Keera Allendorf joined the research team for the third wave of the India Human Development Survey (IHDS-III). This survey of over 40,000 households is the first nationally representative, multi-topic panel survey collected in India. This third wave will enter the field in 2020 and cover employment, agriculture, health, education, gender, family, and other issues. Other team members are at the University of Maryland, University of Michigan, and National Council for Applied Economic Research, New Delhi.
Jessica Calarco: As the director of the 2019 Sociological Research Practicum, I've spent the summer working with an amazing team of grad students to collect and analyze data for the Social Networks and Parenting (SNAP) Study. The goal with the SNAP study is to understand how social networks shape parenting decisions (especially decisions about "contested" parenting practices like vaccines, breastfeeding, co-sleeping, spanking, and screen time). The project will follow women from pregnancy through two years postpartum and involves surveys and in-depth interviews about parenting and social networks. If you're interested in getting involved in the project, please let me know!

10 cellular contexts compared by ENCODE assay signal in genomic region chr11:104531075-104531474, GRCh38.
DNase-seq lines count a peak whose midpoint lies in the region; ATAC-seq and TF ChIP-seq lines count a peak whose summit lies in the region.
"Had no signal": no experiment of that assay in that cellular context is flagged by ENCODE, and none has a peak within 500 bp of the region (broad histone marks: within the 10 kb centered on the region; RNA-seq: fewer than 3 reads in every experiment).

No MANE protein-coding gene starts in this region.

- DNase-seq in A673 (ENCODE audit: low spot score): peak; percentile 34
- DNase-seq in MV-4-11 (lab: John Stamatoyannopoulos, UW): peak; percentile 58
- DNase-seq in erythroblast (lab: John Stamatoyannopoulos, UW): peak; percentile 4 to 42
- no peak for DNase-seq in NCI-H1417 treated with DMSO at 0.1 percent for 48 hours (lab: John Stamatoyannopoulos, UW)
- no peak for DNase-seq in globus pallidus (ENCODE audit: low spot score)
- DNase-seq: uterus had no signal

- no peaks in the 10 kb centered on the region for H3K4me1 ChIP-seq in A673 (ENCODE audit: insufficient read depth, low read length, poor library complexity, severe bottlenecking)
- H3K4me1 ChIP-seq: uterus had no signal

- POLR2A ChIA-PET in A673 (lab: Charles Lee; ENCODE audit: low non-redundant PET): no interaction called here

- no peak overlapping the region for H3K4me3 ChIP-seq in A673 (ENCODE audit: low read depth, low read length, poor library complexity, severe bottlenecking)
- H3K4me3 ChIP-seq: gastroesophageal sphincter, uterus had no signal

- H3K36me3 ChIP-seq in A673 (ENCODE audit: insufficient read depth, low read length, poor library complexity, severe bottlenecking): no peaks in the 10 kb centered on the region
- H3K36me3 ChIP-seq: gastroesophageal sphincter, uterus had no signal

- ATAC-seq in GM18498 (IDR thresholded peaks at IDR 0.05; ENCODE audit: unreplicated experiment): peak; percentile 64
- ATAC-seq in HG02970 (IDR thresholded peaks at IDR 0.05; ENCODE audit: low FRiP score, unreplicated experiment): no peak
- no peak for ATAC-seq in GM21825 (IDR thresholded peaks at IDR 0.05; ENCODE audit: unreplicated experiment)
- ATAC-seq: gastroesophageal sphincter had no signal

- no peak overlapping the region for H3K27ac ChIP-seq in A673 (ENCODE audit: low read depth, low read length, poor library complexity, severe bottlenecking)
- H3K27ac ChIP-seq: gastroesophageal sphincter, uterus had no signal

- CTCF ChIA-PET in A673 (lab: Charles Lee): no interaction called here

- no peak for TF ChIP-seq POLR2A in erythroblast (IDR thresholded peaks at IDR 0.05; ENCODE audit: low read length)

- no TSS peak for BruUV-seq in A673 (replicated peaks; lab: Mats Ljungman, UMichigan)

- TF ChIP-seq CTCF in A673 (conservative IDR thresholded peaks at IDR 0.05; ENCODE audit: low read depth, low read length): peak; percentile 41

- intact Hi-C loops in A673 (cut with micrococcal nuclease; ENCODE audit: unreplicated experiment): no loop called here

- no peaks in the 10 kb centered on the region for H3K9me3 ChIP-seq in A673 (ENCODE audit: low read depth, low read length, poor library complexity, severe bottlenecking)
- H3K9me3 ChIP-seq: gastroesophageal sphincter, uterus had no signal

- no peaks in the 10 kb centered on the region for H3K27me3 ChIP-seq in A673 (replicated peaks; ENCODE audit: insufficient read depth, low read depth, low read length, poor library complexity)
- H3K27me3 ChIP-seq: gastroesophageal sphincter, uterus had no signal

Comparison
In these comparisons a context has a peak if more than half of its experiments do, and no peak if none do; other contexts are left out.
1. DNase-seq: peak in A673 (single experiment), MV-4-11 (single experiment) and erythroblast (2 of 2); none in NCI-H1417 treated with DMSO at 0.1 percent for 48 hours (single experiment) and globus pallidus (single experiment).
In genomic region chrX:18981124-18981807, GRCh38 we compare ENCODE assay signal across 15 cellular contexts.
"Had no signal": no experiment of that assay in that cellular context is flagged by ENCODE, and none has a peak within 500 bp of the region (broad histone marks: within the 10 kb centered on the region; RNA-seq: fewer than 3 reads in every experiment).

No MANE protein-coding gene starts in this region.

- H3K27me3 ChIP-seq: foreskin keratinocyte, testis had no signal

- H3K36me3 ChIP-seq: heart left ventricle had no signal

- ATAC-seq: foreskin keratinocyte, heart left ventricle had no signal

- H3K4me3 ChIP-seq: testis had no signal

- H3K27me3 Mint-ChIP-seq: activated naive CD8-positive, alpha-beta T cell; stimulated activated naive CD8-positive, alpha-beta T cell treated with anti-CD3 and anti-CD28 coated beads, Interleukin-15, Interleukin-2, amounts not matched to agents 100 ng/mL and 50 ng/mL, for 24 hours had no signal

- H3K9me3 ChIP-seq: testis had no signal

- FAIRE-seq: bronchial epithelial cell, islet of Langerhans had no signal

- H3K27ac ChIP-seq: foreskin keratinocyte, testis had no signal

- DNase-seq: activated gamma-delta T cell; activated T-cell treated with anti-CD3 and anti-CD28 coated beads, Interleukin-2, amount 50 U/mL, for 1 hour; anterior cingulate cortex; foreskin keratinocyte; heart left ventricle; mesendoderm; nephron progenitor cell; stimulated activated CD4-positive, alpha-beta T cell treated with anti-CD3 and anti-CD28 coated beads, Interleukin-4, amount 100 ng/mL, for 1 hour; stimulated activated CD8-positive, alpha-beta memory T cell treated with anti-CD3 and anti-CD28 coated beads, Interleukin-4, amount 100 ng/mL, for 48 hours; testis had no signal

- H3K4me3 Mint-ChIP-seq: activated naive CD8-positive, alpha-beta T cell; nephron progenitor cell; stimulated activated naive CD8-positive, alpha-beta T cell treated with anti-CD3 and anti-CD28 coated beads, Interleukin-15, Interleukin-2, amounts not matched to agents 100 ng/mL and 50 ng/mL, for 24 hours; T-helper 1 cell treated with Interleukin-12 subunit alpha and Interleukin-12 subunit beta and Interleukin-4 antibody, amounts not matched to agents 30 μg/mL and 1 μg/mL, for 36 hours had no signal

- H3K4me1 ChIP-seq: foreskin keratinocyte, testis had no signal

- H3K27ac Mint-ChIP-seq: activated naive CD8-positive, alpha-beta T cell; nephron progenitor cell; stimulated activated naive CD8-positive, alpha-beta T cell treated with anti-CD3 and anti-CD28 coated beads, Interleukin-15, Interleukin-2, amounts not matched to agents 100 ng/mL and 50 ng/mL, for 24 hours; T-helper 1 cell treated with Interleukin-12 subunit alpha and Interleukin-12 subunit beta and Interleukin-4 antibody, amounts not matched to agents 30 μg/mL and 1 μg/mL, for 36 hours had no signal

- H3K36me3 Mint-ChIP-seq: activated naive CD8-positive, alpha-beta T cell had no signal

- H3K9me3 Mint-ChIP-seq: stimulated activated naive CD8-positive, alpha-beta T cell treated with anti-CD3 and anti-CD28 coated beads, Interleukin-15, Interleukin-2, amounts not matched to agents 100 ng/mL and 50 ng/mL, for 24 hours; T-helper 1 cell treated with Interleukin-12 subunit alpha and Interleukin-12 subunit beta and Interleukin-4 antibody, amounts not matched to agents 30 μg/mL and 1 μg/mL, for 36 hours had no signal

Byungkyu (BK) Lee joined the department as an Assistant Professor in fall 2019 after spending a year as a Visiting Assistant Professor at the Indiana University Network Science Institute. In May 2019, he was awarded the Robert Merton Award for Best Dissertation in the Department of Sociology at Columbia University for his dissertation, “Networks in Polarized Times: What Americans Talk about, with Whom and When?” His dissertation shows how network dynamics intersect with larger political processes to induce heightened polarization and, consequently, threats to democratic discourse. He continues to work on the project investigating political polarization and social networks using a rich set of textual and relational “big” data in political forums on Facebook. Recently, he initiated several projects including the impact of state policies on opioid epidemics, peer effects of learning conflicts of interests policy during medical school on physicians’s receipt of pharmaceutical payments, and the neighborhood effects on suicide and opioid overdose.